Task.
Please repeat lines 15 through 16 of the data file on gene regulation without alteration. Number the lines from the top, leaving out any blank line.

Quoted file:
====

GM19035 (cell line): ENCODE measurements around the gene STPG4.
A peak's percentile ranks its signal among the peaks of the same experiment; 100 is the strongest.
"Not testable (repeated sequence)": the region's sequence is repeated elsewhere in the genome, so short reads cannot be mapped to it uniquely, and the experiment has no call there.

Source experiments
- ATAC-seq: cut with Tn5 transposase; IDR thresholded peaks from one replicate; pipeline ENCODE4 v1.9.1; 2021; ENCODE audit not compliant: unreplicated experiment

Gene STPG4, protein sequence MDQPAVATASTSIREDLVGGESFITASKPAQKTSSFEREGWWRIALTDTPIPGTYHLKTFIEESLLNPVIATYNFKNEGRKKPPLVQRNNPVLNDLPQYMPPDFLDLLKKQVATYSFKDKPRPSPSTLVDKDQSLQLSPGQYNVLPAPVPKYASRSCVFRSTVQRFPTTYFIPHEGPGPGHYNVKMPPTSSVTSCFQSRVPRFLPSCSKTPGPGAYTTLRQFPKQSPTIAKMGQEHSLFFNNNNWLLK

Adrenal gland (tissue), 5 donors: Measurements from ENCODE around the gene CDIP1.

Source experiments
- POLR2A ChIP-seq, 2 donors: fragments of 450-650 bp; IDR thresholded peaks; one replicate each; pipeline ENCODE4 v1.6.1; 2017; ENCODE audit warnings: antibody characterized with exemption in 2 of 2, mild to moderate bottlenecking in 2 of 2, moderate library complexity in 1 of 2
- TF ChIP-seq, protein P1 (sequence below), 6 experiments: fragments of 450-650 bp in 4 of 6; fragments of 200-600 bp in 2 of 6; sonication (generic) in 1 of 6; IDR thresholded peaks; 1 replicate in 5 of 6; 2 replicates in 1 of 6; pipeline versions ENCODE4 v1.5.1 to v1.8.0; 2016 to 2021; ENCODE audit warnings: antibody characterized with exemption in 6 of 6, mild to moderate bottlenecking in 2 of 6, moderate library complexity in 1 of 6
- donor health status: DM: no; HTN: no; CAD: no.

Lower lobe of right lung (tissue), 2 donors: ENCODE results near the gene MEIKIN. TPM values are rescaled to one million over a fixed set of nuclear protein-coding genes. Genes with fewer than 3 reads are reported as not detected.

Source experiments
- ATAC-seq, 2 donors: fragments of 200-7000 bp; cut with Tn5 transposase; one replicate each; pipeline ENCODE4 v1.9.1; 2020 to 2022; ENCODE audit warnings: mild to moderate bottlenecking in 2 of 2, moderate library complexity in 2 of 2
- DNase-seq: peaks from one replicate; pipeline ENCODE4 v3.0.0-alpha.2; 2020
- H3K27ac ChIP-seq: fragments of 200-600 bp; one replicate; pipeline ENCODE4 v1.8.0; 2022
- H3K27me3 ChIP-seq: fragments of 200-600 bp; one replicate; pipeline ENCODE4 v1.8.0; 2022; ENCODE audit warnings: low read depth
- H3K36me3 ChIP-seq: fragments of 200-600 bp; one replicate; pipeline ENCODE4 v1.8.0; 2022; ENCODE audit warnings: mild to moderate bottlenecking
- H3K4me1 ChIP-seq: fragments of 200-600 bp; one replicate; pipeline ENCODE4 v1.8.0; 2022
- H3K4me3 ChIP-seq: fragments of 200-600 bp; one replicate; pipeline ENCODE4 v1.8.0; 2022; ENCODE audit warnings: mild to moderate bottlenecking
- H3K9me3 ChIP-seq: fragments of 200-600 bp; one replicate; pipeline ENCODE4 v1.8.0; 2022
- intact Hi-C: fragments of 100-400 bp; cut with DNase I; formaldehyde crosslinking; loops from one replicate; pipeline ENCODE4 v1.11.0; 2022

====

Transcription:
- DNase-seq: peaks from one replicate; pipeline ENCODE4 v3.0.0-alpha.2; 2020
- H3K27ac ChIP-seq: fragments of 200-600 bp; one replicate; pipeline ENCODE4 v1.8.0; 2022